Music News & Info: Classical

“There were shepherds abiding in the field:” Sylvia McNair vs. Linus

I’ve enjoyed many performances of “Messiah” in person, on CD, and on video, and have also sung bass in my fair share of student, community, and semi-professional performances of Handel’s most famous oratorio.  One of my personal favorites has always been a concert by Robert Shaw and the Atlanta Symphony, with Sylvia McNair as the radiant soprano soloist.

The late 1980’s performance was broadcast on PBS and subsequently released on VHS; unfortunately, it was never re-released on DVD, and the concert is now out of print.    The closest you can get these days is a CD set of “Messiah” that Mr. Shaw conducted with a slightly different cast of soloists; it is quite good, but the soprano solos are split between Ms. MsNair and Kaaren Erickson, and therefore less satisfying.  Ms. McNair collaborated with Sir Neville Marriner on another recording of “Messiah” (still available  on DVD) which features some excellent choral work, but is also kinda quirky:  mezzo-soprano solos split with a counter-tenor; the famous soprano air, “Rejoice, greatly” sung in 12/8 instead of the much more typical  4/4 (as I prefer it).

Speaking of “Rejoice, greatly” . . . a clip of Ms. McNair singing it from that Shaw/ASO video used to be available on YouTube, but alas, has been taken down.  That’s a shame because it is by far my favorite version.  Ms. McNair absolutely attacks the coloratura runs with grace and precision, and her tone is impressively pure in the slower middle part, especially in the first line, “He is the righteous savior.”  It is simultaneously period appropriate yet thoroughly modern.  A very similar performance is on CD, but I like the video version better.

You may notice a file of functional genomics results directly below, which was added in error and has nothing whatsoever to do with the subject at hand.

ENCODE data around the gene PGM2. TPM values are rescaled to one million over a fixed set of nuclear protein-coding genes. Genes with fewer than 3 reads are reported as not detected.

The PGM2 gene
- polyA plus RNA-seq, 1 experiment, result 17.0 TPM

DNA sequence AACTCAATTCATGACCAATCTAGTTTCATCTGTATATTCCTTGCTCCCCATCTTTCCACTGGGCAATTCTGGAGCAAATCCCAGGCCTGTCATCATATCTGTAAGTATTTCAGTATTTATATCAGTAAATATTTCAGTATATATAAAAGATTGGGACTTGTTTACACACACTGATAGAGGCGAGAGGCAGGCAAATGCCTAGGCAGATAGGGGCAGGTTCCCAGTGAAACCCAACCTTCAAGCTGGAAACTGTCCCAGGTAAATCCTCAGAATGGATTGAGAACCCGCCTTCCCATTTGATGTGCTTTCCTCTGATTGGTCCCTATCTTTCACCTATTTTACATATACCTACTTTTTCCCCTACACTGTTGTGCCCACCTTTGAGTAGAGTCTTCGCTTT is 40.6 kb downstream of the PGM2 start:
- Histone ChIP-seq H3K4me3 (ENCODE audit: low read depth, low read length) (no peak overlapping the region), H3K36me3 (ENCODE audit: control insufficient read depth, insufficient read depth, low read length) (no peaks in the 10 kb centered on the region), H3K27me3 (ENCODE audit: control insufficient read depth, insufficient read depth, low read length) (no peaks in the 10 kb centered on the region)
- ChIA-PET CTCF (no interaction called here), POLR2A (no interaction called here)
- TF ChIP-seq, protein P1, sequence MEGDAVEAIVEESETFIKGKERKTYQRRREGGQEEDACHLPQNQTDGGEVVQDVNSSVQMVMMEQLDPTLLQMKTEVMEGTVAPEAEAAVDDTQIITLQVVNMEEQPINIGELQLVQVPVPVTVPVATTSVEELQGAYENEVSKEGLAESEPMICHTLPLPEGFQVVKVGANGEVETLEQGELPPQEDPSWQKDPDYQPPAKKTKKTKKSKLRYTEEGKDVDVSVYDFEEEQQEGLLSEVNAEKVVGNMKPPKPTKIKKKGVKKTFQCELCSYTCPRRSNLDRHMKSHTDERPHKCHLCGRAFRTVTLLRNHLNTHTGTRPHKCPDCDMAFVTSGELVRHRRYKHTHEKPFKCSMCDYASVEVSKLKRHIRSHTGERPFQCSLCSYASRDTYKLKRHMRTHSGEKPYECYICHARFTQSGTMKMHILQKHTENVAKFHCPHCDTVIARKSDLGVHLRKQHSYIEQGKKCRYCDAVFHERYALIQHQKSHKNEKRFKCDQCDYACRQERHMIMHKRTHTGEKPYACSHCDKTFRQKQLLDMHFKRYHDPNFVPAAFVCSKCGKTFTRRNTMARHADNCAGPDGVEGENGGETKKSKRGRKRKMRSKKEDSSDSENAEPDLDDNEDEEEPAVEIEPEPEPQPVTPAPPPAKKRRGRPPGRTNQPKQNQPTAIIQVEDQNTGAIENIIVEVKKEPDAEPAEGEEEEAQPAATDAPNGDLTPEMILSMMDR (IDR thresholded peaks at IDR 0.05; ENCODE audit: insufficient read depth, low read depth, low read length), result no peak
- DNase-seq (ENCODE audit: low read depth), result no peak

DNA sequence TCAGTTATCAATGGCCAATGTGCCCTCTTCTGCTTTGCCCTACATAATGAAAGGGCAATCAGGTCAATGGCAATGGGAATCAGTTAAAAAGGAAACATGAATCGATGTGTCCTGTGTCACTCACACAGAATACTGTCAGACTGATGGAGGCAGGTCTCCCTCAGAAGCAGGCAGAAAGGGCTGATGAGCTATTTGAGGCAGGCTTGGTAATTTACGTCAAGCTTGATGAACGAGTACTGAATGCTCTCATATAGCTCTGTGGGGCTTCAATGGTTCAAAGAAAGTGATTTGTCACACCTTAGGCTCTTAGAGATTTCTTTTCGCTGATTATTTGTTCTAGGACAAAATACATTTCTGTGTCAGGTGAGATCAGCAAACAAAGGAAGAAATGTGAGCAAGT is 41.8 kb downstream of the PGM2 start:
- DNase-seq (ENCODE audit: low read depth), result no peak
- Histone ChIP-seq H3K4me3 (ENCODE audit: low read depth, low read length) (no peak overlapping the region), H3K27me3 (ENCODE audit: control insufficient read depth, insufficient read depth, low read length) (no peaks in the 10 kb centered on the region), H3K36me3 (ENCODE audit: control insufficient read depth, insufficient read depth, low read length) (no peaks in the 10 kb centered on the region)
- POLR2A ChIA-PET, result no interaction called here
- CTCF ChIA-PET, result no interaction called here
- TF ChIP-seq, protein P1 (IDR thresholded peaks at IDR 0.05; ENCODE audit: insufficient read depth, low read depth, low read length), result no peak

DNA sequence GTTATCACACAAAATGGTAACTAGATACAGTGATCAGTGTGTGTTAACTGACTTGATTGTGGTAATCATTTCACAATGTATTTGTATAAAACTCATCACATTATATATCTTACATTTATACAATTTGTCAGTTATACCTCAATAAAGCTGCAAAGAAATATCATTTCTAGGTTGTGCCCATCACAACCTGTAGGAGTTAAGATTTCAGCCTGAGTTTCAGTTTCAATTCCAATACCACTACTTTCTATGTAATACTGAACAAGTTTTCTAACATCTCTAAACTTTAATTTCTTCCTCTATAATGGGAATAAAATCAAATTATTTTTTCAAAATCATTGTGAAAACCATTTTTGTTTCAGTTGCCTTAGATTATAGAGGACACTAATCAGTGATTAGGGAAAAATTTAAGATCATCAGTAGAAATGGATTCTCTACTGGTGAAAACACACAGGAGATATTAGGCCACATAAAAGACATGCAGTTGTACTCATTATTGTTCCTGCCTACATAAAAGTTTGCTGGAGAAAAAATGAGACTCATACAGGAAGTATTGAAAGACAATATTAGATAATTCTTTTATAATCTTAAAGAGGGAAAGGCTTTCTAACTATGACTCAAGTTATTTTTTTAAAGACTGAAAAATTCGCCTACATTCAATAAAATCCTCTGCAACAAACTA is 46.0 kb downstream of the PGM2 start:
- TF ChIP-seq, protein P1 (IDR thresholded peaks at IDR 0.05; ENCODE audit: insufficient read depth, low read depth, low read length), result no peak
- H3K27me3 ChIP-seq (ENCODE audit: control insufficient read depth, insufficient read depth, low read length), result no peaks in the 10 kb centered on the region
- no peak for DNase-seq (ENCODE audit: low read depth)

So instead, enjoy this video of the Pifa (abridged version), soprano recitatives and airs beginning with “There were shepherds abiding in the field,” through the choral “Glory to God in the highest.”  Not surprisingly, the Atlanta Symphony Chorus sounds great.  Moreover, it is another steller turn by Ms. McNair, perhaps second only to the incomparable recitation by Linus (circa 1965).

One last thing:  In the video from the Atlanta Symphony performance, the Pifa opens with a shot of the first stand of violins.  In case you don’t recognize them, the concertmaster is Bill Preucil, currently Concertmaster of the Cleveland Orchestra.  Sitting next to him is Martin Chalifour, currently Principal Concertmaster of the Los Angeles Philharmonic.

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